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N2 - 1 Milicia regia (Moraceae) is a dioecious light-demanding (Pioneer) timber tree of West Africa. Experiments in shadehouses were used to examine the influence of light and soil source (beneath and away from conspecific adults) on mortality and growth of its seedlings in relation to fungal pathogens and arbuscular mycorrhizal (AM) colonization.2 The experiment in Ghana included treatments for light (2% and 20% of unshaded irradiance), three soil sources (under female, under male and 200 m distant from adults), and two different fungicide treatments.3 The results showed significant effects of irradiance, soil source and fungicide on both seedling mortality and accumulated biomass. Biomass was greater and mortality reduced at higher irradiance. Fungicide application reduced mortality in 2% irradiance, but had no significant effects at 20%, although AM infection of seedlings grown in soils from beneath adults was severely reduced. Mortality was greatest in soil from beneath female trees and least in soil distant from adult conspecifics. However, biomass in 20% irradiance was greater in soil from beneath females, possibly because of enhanced AM colonization: seedlings had a significantly higher percentage root length colonized by AM fungi beneath adult conspecifics, and biomass accumulation was significantly correlated with root length colonized by AM fungi.4 There were significant interactions amongst light, soil source and fungicide treatments that attest to the complexity of spatial effects on seedling establishment in tropical forest. Whilst there was clear evidence of pathogen-mediated effects that provides support for Janzen-Connell spacing mechanisms, and escape from the parent tree increases the chances of arriving in gaps, spatial differences in AM fungal communities may act in the opposite direction and enhance seedling growth close to adult conspecifics.5 The complexity of interactions between abiotic and biotic factors and the way in which these factors can vary spatially to affect seedling recruitment may be an important factor contributing to the maintenance of tree species diversity in tropical forests.

AB - 1 Milicia regia (Moraceae) is a dioecious light-demanding (Pioneer) timber tree of West Africa. Experiments in shadehouses were used to examine the influence of light and soil source (beneath and away from conspecific adults) on mortality and growth of its seedlings in relation to fungal pathogens and arbuscular mycorrhizal (AM) colonization.2 The experiment in Ghana included treatments for light (2% and 20% of unshaded irradiance), three soil sources (under female, under male and 200 m distant from adults), and two different fungicide treatments.3 The results showed significant effects of irradiance, soil source and fungicide on both seedling mortality and accumulated biomass. Biomass was greater and mortality reduced at higher irradiance. Fungicide application reduced mortality in 2% irradiance, but had no significant effects at 20%, although AM infection of seedlings grown in soils from beneath adults was severely reduced. Mortality was greatest in soil from beneath female trees and least in soil distant from adult conspecifics. However, biomass in 20% irradiance was greater in soil from beneath females, possibly because of enhanced AM colonization: seedlings had a significantly higher percentage root length colonized by AM fungi beneath adult conspecifics, and biomass accumulation was significantly correlated with root length colonized by AM fungi.4 There were significant interactions amongst light, soil source and fungicide treatments that attest to the complexity of spatial effects on seedling establishment in tropical forest. Whilst there was clear evidence of pathogen-mediated effects that provides support for Janzen-Connell spacing mechanisms, and escape from the parent tree increases the chances of arriving in gaps, spatial differences in AM fungal communities may act in the opposite direction and enhance seedling growth close to adult conspecifics.5 The complexity of interactions between abiotic and biotic factors and the way in which these factors can vary spatially to affect seedling recruitment may be an important factor contributing to the maintenance of tree species diversity in tropical forests.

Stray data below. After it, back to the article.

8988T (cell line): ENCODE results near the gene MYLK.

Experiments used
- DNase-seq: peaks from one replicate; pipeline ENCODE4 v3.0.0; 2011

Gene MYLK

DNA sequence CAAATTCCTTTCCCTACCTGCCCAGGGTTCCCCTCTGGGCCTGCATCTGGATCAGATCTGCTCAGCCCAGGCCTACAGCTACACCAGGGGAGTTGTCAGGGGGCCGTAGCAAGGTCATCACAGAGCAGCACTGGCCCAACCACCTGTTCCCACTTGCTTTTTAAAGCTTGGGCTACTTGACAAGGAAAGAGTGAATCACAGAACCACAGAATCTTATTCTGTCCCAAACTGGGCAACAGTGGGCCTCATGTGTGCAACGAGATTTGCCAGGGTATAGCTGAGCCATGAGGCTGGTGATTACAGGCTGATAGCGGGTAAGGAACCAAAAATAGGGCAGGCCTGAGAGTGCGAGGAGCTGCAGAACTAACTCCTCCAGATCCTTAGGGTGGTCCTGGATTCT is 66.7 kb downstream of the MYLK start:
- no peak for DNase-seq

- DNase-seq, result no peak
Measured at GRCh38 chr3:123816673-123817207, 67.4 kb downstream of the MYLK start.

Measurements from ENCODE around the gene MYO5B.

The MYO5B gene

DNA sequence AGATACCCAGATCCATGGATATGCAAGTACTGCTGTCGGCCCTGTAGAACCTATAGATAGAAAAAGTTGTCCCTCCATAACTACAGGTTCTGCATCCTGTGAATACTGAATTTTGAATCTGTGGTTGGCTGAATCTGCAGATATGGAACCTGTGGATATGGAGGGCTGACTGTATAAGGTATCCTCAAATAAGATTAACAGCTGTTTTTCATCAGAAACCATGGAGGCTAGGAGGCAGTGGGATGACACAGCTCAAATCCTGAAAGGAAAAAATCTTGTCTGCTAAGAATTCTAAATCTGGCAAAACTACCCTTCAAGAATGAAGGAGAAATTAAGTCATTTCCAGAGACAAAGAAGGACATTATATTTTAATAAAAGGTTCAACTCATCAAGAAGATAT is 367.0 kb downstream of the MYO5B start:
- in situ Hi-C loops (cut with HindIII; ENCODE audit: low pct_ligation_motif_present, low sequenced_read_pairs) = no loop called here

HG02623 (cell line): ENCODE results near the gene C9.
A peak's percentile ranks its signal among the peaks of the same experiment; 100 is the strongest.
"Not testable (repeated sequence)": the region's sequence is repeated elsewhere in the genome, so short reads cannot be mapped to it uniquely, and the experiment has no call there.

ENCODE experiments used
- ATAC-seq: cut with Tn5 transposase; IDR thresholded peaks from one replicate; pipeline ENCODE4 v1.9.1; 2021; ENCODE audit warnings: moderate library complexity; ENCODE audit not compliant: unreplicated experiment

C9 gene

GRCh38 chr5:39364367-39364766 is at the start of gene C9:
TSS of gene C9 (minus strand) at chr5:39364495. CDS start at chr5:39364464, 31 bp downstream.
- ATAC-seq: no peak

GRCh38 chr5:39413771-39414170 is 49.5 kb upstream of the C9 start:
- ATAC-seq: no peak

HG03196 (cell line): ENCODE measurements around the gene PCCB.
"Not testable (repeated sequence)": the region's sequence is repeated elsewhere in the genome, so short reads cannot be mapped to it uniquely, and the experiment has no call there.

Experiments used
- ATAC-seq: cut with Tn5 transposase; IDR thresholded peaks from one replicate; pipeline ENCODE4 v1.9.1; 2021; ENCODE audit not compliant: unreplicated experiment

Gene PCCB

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KW - Milicia regia

KW - soil fungal pathogens

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KW - tropical forest

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KW - DISPERSAL DISTANCE

KW - FUNGAL PATHOGENS

KW - MILICIA-EXCELSA

KW - DIVERSITY

KW - POPULATIONS

KW - SURVIVAL

KW - GROWTH

KW - ROOTS

KW - PLANT

KW - COMMUNITIES

U2 - 10.1111/j.0022-0477.2004.00917.x

DO - 10.1111/j.0022-0477.2004.00917.x

M3 - Article

VL - 92

SP - 816

EP - 823

JO - Journal of Ecology

JF - Journal of Ecology

SN - 0022-0477

IS - 5

ER -